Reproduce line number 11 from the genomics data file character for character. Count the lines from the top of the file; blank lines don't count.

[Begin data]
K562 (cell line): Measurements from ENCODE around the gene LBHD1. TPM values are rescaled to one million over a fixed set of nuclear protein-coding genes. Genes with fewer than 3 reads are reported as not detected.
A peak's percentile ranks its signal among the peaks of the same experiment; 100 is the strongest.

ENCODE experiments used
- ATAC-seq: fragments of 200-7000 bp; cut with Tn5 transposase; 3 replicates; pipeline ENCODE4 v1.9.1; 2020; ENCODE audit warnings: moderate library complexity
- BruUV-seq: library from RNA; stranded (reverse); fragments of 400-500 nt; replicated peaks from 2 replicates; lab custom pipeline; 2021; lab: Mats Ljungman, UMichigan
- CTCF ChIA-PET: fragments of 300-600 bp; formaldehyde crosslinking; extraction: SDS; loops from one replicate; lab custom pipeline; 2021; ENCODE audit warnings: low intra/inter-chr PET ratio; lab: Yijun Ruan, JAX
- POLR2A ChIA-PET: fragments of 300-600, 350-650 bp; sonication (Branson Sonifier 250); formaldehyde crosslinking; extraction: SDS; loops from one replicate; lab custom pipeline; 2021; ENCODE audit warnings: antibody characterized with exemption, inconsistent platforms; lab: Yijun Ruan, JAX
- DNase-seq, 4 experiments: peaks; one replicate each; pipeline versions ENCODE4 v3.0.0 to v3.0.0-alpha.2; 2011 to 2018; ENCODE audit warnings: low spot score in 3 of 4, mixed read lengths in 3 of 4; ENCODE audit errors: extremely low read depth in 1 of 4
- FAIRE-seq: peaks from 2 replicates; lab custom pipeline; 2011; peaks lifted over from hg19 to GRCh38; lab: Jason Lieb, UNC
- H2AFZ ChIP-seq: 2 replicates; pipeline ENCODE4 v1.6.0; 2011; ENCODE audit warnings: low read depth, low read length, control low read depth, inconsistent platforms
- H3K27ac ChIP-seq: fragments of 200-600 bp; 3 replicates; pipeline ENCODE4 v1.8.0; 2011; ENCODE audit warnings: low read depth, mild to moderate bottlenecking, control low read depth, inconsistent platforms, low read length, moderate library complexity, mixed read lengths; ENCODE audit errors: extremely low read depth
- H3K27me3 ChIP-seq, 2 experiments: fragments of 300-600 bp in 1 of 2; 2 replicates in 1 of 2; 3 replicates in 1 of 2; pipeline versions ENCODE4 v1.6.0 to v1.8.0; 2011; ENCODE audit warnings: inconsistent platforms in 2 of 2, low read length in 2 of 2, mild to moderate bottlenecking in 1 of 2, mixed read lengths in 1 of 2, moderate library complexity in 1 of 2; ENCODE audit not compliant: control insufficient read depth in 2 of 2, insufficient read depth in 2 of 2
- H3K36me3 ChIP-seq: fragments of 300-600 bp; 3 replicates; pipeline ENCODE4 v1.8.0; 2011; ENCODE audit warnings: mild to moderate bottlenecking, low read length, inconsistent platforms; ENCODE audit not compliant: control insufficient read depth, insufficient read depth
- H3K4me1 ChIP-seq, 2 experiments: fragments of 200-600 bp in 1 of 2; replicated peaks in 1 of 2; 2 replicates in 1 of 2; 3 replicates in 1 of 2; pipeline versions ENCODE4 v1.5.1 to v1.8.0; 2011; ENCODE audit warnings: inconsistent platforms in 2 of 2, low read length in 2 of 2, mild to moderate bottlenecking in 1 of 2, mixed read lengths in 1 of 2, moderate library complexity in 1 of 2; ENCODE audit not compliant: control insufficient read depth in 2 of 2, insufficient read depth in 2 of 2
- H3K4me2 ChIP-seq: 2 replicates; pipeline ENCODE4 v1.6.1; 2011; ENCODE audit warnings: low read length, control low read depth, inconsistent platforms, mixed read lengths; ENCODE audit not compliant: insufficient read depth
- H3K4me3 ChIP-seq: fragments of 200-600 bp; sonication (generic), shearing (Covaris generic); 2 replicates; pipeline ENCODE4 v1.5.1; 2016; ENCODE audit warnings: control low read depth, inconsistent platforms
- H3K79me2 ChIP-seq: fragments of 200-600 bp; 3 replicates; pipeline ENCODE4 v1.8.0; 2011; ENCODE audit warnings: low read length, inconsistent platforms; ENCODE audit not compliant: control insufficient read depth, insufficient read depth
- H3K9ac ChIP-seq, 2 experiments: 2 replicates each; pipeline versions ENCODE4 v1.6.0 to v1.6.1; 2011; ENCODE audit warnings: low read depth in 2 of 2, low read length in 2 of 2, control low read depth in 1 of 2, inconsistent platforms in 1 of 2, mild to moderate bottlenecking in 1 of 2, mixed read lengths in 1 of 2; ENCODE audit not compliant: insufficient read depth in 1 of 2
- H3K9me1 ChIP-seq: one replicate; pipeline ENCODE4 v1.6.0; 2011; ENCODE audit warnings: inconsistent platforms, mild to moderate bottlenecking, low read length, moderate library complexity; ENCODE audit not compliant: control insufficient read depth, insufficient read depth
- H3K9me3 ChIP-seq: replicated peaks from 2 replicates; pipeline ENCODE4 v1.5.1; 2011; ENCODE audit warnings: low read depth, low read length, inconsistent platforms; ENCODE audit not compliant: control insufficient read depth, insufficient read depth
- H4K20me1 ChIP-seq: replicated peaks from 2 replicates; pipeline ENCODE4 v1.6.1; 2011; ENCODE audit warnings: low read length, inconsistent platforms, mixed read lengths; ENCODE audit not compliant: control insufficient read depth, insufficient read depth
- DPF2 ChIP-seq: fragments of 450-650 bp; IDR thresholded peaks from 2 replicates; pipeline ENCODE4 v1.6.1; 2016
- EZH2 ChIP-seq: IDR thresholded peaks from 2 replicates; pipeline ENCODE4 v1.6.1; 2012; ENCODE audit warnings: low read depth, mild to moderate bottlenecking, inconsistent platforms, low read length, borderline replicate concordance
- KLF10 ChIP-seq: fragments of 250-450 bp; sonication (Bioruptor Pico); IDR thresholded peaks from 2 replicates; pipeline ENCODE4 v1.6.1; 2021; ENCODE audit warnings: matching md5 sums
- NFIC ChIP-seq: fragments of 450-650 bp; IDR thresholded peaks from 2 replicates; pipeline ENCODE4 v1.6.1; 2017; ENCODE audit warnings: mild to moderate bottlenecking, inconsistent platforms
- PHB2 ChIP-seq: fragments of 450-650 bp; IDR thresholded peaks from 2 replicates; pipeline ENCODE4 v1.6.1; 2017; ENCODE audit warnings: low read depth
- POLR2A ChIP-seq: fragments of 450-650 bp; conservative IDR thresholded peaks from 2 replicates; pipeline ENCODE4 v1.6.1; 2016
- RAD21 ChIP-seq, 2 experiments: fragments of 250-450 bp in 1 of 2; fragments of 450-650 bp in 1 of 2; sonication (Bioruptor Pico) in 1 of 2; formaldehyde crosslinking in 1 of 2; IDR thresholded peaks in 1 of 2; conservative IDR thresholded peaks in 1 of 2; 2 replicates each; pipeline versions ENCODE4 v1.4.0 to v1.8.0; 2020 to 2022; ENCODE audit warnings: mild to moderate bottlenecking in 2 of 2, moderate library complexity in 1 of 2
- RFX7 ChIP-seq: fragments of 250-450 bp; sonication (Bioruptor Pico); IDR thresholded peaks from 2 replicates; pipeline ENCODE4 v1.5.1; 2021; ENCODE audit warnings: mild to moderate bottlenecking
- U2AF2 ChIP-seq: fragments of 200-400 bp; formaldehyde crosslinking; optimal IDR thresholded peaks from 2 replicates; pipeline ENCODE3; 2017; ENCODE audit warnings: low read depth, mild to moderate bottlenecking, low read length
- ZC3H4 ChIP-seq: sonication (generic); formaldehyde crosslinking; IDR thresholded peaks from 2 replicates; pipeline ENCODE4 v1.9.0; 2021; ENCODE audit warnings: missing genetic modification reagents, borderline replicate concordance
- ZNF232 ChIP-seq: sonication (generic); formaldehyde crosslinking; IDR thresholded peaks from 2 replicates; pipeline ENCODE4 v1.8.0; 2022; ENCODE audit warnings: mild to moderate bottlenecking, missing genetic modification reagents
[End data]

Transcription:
- H3K27ac ChIP-seq: fragments of 200-600 bp; 3 replicates; pipeline ENCODE4 v1.8.0; 2011; ENCODE audit warnings: low read depth, mild to moderate bottlenecking, control low read depth, inconsistent platforms, low read length, moderate library complexity, mixed read lengths; ENCODE audit errors: extremely low read depth